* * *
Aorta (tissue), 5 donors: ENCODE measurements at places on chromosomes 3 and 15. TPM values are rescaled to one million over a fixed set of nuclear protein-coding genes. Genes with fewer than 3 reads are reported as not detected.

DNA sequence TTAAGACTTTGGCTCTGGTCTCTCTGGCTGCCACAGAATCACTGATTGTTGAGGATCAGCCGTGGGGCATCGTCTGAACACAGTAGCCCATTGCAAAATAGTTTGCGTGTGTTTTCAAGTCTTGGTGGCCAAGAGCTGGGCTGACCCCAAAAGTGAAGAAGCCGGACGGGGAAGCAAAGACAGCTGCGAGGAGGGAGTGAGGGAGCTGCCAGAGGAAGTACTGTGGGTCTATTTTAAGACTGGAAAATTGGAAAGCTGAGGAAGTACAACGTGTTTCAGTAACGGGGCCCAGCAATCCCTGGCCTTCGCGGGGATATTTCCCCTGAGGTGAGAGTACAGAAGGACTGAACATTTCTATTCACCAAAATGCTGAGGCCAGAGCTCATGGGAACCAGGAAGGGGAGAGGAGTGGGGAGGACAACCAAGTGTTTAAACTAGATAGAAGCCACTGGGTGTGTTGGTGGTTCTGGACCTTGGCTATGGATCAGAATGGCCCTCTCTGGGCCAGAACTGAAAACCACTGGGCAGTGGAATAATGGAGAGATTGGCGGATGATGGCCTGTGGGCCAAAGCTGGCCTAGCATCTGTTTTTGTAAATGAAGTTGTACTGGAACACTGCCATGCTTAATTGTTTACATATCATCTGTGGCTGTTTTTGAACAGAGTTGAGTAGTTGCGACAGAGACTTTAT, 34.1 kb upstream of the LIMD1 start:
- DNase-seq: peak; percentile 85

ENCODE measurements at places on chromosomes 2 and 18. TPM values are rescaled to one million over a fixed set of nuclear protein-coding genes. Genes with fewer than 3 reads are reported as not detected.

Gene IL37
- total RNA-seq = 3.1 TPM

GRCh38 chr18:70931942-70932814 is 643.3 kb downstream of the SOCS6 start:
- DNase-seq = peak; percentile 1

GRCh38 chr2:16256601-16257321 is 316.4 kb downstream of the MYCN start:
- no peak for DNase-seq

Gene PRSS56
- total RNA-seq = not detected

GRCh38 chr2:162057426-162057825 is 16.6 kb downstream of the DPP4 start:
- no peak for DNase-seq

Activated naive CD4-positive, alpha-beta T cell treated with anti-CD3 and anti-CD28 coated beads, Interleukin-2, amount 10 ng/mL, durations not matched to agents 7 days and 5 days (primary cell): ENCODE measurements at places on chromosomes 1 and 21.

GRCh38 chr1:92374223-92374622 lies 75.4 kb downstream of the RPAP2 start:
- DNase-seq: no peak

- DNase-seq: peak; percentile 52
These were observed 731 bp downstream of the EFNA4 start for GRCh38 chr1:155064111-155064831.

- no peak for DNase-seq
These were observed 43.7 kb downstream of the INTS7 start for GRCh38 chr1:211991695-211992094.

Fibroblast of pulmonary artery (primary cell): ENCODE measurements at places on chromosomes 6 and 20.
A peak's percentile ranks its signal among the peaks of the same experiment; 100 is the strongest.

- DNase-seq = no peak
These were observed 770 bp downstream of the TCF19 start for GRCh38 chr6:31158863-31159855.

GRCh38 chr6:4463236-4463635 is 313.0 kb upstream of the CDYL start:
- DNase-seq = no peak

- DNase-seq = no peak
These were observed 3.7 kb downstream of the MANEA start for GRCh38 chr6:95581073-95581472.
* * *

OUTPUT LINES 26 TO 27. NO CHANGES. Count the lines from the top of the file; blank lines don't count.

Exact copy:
GRCh38 chr6:4463236-4463635 is 313.0 kb upstream of the CDYL start:
- DNase-seq = no peak